Our nation was put to the test. Government was incentivized and business delivered. The consequences: far reaching: Look at how many of the products we use today were developed out of that effort.
Even though Kennedy was not alive to see his vision become reality, he still gets the credit for having achieved it. Kennedy was a visionary not a momentarian.
President Reagan was an eternal optimist who preached that America’s greatest days were ahead of her when he said the following in his first inaugural address:
“Can we solve the problems confronting us? Well, the answer is an unequivocal and emphatic ‘yes.’ To paraphrase Winston Churchill, I did not take the oath I have just taken with the intention of presiding over the dissolution of the world's strongest economy.”
President Reagan went on to state, “Well, I believe we, the Americans of today, are ready to act worthy of ourselves, ready to do what must be done to ensure happiness and liberty for ourselves, our children and our children's children.”
Our leaders today must possess that same vision, hope, and optimism of Kennedy and Reagan.
We want to be led. We want to be inspired. We want to be hopeful. We want to be challenged. Our elected officials must seek bold accomplishments — not just for their time in office, but for future generations of Americans.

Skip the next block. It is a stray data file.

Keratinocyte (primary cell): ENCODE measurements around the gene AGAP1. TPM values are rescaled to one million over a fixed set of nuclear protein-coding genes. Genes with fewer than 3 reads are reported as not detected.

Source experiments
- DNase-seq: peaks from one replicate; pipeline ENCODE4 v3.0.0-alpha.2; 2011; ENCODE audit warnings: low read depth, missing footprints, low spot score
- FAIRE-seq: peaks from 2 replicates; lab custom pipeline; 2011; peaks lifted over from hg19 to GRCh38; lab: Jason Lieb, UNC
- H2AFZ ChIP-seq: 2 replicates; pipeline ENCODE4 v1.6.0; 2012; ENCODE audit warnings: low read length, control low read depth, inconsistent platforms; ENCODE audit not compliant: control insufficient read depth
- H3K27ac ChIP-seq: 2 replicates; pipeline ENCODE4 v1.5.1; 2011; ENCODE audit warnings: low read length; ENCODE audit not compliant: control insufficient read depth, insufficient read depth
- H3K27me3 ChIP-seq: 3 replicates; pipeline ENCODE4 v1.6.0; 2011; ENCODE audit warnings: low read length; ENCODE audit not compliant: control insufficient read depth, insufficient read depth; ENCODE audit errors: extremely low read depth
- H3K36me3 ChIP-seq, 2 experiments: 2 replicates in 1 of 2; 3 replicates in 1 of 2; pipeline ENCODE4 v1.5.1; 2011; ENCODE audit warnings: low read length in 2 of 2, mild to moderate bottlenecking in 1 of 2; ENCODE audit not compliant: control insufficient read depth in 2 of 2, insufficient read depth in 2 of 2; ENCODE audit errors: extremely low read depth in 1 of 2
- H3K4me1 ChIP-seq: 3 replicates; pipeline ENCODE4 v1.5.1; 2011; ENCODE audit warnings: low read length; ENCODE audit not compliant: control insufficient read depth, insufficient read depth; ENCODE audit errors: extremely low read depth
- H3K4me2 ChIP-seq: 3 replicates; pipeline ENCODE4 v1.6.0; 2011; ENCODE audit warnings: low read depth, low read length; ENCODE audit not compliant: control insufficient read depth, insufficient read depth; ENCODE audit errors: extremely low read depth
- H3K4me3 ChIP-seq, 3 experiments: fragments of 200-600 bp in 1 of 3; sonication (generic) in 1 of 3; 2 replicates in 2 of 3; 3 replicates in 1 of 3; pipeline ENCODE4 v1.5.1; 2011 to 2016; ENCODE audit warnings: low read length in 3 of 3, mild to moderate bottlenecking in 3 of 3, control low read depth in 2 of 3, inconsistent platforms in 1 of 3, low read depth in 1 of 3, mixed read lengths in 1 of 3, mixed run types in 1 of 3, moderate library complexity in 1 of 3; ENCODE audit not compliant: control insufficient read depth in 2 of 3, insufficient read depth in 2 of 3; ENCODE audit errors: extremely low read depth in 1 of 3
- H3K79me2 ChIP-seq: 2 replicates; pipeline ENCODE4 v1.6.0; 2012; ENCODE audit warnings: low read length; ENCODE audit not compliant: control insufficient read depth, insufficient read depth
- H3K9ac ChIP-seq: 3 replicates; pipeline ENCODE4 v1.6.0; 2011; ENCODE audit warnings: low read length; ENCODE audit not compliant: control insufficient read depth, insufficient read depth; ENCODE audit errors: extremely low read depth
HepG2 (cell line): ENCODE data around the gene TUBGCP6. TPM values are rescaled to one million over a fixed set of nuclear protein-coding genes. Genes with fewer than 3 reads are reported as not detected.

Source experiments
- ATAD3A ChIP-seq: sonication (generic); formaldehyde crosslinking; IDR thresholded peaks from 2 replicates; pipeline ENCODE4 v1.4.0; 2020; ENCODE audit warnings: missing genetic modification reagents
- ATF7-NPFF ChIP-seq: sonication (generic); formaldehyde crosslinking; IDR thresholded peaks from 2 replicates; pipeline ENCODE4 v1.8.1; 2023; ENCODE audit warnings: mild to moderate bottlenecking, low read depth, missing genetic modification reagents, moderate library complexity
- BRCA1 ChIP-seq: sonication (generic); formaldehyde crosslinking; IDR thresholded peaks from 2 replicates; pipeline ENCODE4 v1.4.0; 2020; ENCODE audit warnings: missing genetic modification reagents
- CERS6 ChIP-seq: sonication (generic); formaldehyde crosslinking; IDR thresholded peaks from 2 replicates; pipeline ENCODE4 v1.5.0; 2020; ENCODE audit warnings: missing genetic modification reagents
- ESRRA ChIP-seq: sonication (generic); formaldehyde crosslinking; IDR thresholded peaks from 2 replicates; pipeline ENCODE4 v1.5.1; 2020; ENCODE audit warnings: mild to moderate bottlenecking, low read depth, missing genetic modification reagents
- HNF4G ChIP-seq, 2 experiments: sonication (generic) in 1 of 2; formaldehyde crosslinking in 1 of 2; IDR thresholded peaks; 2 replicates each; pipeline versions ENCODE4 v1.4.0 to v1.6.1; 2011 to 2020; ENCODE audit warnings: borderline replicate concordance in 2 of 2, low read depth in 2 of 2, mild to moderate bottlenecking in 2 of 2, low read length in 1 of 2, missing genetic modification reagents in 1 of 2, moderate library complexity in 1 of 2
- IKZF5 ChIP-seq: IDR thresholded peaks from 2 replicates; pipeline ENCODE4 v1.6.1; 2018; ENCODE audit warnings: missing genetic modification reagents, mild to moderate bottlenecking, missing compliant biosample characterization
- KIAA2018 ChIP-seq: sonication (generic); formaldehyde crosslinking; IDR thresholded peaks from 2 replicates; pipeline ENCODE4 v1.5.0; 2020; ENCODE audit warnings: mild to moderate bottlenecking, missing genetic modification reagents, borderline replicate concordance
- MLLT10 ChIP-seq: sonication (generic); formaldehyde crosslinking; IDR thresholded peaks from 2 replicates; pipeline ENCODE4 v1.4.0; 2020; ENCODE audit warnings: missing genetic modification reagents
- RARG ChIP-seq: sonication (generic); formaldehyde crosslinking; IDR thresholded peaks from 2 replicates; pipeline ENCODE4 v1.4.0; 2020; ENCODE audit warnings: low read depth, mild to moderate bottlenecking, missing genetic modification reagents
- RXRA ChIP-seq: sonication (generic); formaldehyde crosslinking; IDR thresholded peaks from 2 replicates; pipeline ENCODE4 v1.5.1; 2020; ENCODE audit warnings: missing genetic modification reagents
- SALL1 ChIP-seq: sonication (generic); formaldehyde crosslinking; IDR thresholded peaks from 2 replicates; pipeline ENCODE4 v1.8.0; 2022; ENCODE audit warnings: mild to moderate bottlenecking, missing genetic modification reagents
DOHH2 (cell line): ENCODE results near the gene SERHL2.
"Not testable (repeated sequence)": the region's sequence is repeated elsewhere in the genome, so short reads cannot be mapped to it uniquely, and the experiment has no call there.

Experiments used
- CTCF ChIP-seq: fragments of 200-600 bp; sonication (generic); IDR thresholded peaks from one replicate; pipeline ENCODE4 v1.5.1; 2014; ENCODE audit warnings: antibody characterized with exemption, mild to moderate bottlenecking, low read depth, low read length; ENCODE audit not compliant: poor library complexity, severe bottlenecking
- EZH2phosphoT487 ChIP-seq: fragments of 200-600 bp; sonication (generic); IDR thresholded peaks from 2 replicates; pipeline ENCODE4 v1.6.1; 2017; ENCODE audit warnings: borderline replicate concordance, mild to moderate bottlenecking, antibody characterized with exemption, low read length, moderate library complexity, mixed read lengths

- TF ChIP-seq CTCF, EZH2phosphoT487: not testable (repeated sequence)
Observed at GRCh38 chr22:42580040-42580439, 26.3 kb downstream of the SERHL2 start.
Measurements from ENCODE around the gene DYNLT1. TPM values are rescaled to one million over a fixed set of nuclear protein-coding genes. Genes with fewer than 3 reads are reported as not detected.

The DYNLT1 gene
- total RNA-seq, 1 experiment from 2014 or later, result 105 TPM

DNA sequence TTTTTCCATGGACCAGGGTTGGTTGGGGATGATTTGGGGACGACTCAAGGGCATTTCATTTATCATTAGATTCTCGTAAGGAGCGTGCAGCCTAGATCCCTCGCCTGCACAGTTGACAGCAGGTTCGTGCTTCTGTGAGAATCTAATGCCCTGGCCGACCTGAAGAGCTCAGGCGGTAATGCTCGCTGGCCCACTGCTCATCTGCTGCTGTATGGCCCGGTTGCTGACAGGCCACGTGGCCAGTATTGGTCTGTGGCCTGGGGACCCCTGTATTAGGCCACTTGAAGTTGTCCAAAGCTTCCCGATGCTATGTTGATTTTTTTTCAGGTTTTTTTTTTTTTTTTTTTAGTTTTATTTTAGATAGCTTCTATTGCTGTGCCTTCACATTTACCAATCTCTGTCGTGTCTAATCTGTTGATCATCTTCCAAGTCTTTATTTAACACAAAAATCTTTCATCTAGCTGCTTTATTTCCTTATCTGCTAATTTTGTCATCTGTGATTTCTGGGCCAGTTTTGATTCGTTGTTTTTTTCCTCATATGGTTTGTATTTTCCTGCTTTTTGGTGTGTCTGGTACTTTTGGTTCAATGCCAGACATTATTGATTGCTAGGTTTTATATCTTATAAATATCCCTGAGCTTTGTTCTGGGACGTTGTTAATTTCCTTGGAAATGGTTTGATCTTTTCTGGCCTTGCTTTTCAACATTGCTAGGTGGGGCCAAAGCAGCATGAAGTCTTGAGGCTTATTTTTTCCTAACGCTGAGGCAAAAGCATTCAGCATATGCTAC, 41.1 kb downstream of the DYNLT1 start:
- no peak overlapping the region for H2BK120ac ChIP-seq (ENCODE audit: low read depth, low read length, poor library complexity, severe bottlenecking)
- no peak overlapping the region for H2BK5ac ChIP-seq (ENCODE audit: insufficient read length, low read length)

Sen. Majority Leader Harry Reid, D, NV, recently qualified as a momentarian for his comments with regard to fixing Social Security:
"Two decades from now, I'm willing to take a look at it . . . but I'm not willing to take a look at it right now."
In contrast, Rep. Paul Ryan, R, WI, the ranking member of the House Budget Committee, qualified as a statesman when he unveiled his “Road map for America’s future” with these remarks:
“It is not too late to take control of our fiscal and economic future. But the longer we wait, the bigger the problem becomes and the more difficult our options for solving it,” he said. “The Road Map promotes our national prosperity by limiting government's burden of spending, mandates and regulation. It ensures the opportunity for individuals to fulfill their human potential and enjoy the satisfaction of their own achievements — and it secures the distinctly American legacy of leaving the next generation better off.”
Our immediate and long-term future requires our attention and action. If we are content with living for the moment then we have to resign ourselves to the fact that the best days of our country are to be found in history books.
A call to action is what is needed. That call must come from leaders with the experience, vision, and determination to get things done without regard for political and personal cost. It is easy to be a politician, but hard to be a statesman.
I submit that no great challenge is without hardship and no truly great leader was appreciated in his or her time.
It is only after the passage of time that greatness can be truly identified because greatness does not lie in the moment.
The bounty of the reward will be worth the hardship endured.